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Park monitoring: Using decision models to assist vital signs monitoring in National Parks, a prototype using sea otters (Enhydra lutris) in coastal Alaska

Duration

July 2008 - December 2010

Narrative

A fundamental goal of the National Park Service (NPS) is the long-term protection and management of resources in the National Park system. Achievement of this goal requires multiple approaches, including the conservation of essential habitats and the identification and elimination of potential threats to biota and habitats. To accomplish these, the NPS has implemented the Alaska Region Inventory and Monitoring (I&M) Program to monitor key biological, chemical, and physical components (i.e., vital signs) of ecosystems at 270 national parks. By monitoring these vital signs over large spatial and temporal scales, it is thought that park managers will be provided with 1) information on the status and trajectory of park ecosystems and 2) a greater understanding and insight into the ecosystem dynamics. Detecting and quantifying changes is important to conservation efforts. However, if the information provided by the monitoring does not coincide with management objectives, it would be of limited use for formulating remedial actions (Lee 1993). Similarly, monitoring data would provide limited insight into system dynamics if were not collected in such a manner as to resolve key uncertainties (e.g., structural uncertainty; Williams et al. 2002). There remains the need to develop tools to assist managers and their collaborators with current decisions and allow for the formal integration of monitoring data to improve the understanding of system dynamics, thereby improving future decisions.

One such tool is decision analysis, which formalizes complex systems into a straightforward framework consisting of explicit quantitative relationships among management actions, sources of uncertainty, and potential outcomes (Clemen 1996). It allows natural resource managers to examine the expected effects of different management strategies, incorporate multiple objectives and values of stakeholders, determine the relative influence of various sources of uncertainty, and estimate the value of collecting additional data (Possingham 1997; Dorazio and Johnson 2003; Nichols and Williams 2006; Conroy et al. in press). Decision analysis can incorporate structural uncertainty by including more than a single representation of the system (Williams et al. 2002). These alternative representations of the system can differ completely in terms of the factors considered (e.g., density dependent vs. independent). For example, Peterson and Craven (2007) developed a decision model for the NPS Chattahoochee River National Recreation Area that included two alternative representations of streamflow effects, high flow vs. flow variability, on native fish recruitment. Monitoring data can be used to reduce these uncertainties and to learn about how the system works. If done in conjunction with management decision-making, this leads to a formal process that has been defined as adaptive management (Williams et al. 2002).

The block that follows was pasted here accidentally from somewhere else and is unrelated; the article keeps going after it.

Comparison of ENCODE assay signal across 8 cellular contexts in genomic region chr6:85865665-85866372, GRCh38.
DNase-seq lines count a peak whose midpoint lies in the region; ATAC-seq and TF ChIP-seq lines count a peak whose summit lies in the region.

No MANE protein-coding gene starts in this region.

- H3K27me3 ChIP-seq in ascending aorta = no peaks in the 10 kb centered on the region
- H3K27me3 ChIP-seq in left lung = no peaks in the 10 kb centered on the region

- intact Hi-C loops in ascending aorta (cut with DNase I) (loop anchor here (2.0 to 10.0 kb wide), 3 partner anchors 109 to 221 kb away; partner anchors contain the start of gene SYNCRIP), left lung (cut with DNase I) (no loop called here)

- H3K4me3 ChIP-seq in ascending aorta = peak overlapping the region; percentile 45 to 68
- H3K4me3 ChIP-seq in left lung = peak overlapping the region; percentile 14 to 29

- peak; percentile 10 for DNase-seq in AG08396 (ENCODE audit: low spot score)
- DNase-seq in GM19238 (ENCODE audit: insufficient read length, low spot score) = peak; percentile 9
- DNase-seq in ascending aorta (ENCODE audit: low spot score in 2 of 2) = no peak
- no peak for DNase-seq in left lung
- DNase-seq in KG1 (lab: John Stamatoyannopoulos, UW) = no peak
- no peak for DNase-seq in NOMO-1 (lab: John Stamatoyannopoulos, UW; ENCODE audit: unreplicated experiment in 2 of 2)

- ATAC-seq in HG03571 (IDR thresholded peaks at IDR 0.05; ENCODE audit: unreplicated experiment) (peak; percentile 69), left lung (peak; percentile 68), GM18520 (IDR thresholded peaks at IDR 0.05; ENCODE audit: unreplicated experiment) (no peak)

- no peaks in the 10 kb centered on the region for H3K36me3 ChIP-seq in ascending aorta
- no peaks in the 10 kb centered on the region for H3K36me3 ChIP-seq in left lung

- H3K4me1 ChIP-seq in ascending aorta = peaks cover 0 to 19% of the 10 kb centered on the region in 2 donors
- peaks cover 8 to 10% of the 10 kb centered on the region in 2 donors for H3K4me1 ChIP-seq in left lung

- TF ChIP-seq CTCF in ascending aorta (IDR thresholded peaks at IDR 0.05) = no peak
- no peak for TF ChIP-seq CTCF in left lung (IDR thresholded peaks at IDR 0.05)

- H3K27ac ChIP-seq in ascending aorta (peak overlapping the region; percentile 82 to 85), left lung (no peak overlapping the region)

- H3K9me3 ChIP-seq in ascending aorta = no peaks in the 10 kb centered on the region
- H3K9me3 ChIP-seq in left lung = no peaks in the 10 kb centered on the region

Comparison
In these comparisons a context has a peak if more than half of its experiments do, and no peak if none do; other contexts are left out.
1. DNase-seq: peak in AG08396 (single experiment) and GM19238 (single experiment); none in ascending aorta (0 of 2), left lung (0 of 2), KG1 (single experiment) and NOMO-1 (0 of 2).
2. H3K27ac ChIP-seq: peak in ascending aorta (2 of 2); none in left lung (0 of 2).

Thus, the decision models would provide park managers with the means to quantify potential risks to ecosystems so that (1) the effects of different scenarios can be examined a priori, (2) changes park vital signs can be readily interpreted, and (3) monitoring data can be formally incorporated to reduce uncertainty and improve the understanding of system dynamics.


For several important reasons (including many that influenced their selection as a "vital sign"), sea otters are an ideal prototype species for building and testing a decision-modeling approach to management of vital signs in the National Parks.

 

Current Staff

Federal Staff: 4

Masters Students: 12

Phd Students: 11

Post Docs: 3

University Staff: 16

5 Year Summary

Students graduated: 20

Scientific Publications: 71

Presentations: 268

 

Personnel

Funding Agencies

  • Cooperative Research Unit Program

Oregon Cooperative Fish and Wildlife Research Unit Cooperators

  1. Oregon Department of Fish and Wildlife
  2. Oregon State University
  3. U.S. Fish and Wildlife Service
  4. U.S. Geological Survey
  5. Wildlife Management Institute